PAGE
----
§ SIR BARRINGTON SIMEON (Southampton)
On behalf of the hon. Member for North Camberwell (Major DALBIAC), I beg to ask the Under Secretary of State for War whether it is usual in the case of promotion or appointment of an officer to the command of a battalion to take into consideration the opinion and reports of his commanding officer concerning his fitness and ability; and, if so, upon what grounds did the General Officer commanding at Chester recommend for command the officer now commanding the 3rd Volunteer Battalion Royal Welsh Fusiliers, in direct disregard of the reports concerning him by his own commanding officer, and why did be repeatedly refuse to see the commanding officer of the battalion on the subject when an interview was requested; and whether he is aware that the commanding officer had preferred serious charges against him (the officer now commanding the 3rd Volunteer Battalion Royal Welsh Fusiliers) and demanded a Court of inquiry to investigate the matter, which application was entirely ignored by the General Officer commanding at Chester?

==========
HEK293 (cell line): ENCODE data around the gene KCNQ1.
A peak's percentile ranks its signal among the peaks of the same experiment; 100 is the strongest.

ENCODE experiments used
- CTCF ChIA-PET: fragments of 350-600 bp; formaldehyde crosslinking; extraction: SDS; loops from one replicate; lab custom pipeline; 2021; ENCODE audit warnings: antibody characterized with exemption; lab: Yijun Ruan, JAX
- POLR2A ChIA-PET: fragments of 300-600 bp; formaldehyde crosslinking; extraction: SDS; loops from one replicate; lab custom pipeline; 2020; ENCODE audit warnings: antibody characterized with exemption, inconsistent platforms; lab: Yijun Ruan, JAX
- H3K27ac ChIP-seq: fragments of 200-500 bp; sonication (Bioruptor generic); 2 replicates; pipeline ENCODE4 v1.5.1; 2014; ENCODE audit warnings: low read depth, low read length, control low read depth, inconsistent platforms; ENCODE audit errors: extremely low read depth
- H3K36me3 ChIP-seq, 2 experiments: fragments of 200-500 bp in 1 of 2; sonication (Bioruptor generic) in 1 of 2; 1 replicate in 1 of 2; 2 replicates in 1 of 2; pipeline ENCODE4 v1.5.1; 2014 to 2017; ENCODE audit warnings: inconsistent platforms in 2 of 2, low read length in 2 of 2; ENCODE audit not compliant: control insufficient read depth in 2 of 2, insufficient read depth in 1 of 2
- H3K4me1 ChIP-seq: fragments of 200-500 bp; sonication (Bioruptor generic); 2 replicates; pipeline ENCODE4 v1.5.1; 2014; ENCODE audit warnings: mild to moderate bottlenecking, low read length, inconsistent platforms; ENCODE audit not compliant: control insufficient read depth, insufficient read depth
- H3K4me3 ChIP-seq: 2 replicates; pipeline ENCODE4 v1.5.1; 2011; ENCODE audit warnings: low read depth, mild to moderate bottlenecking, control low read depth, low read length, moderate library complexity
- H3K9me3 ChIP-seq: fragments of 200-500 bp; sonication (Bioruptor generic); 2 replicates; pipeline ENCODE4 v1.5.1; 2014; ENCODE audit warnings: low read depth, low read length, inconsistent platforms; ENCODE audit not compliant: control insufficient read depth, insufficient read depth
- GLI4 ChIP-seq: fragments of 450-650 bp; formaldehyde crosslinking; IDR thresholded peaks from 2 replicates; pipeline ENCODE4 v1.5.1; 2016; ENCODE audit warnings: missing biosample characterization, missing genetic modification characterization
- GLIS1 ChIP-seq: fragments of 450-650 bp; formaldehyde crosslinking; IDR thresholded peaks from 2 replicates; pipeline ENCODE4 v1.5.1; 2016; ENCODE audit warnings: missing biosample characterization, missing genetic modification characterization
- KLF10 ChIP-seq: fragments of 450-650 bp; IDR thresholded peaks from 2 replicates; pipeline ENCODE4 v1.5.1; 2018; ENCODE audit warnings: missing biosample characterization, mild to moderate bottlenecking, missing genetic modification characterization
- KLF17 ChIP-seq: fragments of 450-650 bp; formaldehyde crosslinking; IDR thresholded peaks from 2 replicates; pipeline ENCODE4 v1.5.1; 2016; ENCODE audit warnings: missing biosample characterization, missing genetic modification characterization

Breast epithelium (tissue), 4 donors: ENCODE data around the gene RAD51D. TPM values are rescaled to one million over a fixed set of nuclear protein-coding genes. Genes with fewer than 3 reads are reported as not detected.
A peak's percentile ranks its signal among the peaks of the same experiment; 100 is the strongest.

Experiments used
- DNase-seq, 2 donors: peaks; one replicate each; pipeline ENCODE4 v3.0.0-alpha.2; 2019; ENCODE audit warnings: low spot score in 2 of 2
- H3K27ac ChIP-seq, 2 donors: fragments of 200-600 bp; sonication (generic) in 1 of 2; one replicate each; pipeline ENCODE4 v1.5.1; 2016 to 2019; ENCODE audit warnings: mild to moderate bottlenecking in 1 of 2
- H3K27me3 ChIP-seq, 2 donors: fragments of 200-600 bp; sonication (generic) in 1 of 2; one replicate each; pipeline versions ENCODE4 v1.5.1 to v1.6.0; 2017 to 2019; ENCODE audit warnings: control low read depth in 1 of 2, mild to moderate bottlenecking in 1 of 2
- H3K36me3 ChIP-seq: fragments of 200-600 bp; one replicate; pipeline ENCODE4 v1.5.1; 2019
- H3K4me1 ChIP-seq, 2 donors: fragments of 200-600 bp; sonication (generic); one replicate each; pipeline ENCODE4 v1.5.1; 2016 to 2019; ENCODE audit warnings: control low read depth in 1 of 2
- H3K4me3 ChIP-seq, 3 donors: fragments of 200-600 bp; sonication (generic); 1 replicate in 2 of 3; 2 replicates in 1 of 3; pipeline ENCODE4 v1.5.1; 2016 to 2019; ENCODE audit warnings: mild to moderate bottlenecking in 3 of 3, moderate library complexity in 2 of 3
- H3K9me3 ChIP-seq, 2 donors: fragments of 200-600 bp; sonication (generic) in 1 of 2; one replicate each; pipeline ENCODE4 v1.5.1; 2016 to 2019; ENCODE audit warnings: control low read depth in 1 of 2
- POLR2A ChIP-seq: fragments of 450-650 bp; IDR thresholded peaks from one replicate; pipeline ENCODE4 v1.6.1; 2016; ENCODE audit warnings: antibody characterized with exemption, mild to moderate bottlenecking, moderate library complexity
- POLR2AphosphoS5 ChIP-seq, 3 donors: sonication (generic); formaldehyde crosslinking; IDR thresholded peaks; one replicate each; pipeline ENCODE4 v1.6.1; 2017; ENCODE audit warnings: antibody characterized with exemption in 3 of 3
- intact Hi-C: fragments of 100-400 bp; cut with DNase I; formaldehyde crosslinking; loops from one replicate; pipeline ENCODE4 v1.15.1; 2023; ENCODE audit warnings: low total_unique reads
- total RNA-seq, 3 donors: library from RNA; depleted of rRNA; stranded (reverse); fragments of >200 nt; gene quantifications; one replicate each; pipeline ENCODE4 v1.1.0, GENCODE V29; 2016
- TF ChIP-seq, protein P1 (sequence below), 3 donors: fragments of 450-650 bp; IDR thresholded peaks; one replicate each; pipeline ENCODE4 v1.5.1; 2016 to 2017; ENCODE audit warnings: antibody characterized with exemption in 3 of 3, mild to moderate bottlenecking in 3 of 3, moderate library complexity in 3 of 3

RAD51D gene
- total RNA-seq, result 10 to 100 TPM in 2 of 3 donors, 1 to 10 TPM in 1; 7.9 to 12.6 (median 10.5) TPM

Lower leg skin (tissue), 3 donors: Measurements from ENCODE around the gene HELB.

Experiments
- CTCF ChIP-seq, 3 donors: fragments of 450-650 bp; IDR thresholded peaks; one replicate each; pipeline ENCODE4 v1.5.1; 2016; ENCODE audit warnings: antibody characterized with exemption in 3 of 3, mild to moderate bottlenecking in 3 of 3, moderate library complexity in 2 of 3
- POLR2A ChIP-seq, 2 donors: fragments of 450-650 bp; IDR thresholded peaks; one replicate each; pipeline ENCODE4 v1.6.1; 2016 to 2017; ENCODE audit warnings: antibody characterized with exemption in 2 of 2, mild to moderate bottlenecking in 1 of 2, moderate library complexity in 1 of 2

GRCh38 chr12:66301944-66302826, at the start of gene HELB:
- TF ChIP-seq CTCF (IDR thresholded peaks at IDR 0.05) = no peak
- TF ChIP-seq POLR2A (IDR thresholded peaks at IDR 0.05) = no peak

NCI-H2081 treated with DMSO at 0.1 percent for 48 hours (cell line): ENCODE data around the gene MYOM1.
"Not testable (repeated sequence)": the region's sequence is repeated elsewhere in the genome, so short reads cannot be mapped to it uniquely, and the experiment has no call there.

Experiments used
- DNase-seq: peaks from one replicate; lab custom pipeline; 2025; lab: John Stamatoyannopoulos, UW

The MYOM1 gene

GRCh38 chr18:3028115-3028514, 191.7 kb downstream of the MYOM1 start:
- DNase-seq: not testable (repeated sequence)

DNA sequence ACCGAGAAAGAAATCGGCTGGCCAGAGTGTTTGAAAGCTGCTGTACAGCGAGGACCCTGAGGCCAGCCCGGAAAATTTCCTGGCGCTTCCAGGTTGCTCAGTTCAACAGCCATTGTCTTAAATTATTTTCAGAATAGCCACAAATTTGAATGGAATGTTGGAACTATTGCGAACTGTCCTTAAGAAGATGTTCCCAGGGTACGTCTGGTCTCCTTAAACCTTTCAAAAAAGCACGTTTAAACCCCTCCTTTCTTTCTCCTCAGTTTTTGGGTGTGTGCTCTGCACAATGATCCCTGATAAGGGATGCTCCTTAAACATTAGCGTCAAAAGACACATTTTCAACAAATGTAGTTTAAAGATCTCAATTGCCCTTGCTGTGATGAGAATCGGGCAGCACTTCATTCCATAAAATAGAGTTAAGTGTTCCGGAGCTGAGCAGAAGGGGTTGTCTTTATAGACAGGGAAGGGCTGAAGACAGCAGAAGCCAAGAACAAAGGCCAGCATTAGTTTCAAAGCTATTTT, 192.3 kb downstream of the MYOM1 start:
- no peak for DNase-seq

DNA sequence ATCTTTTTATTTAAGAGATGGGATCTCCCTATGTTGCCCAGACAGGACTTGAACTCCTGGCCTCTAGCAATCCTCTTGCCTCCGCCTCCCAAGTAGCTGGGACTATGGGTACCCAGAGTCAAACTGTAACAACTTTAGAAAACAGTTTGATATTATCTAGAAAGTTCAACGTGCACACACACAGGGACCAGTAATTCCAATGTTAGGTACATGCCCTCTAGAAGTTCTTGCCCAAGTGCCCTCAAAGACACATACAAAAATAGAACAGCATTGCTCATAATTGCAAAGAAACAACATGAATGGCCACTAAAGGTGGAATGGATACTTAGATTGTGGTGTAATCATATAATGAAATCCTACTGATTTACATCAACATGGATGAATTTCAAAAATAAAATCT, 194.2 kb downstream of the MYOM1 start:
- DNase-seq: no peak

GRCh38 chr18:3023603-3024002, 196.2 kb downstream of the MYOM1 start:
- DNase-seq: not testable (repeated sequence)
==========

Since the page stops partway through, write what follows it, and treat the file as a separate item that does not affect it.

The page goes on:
§ THE UNDER SECRETARY OF STATE FOR WAR (Mr. BRODRICK,) Surrey, Guildford
The General Officer Commanding the District did duly consider the report of the officer commanding the corps and also that of the Colonel commanding the regimental district hi forwarding it. Considerable friction appears to have existed between the officer commanding and the officer reported on, and, after considering the reports, the General Officer Commanding, in the exercise of his discretion, recommended the appointment of the present Commanding Officer of the 3rd Battalion, and the Secretary of State is not prepared to interfere with the discretion so exercised. The General Officer Commanding denies that he has refused to give an interview to the officer who objected to the appointment. The granting or not of a Court of Inquiry 1585 was entirely A matter for the consideration of the General Officer Commanding, and not for that of the officer applying for it.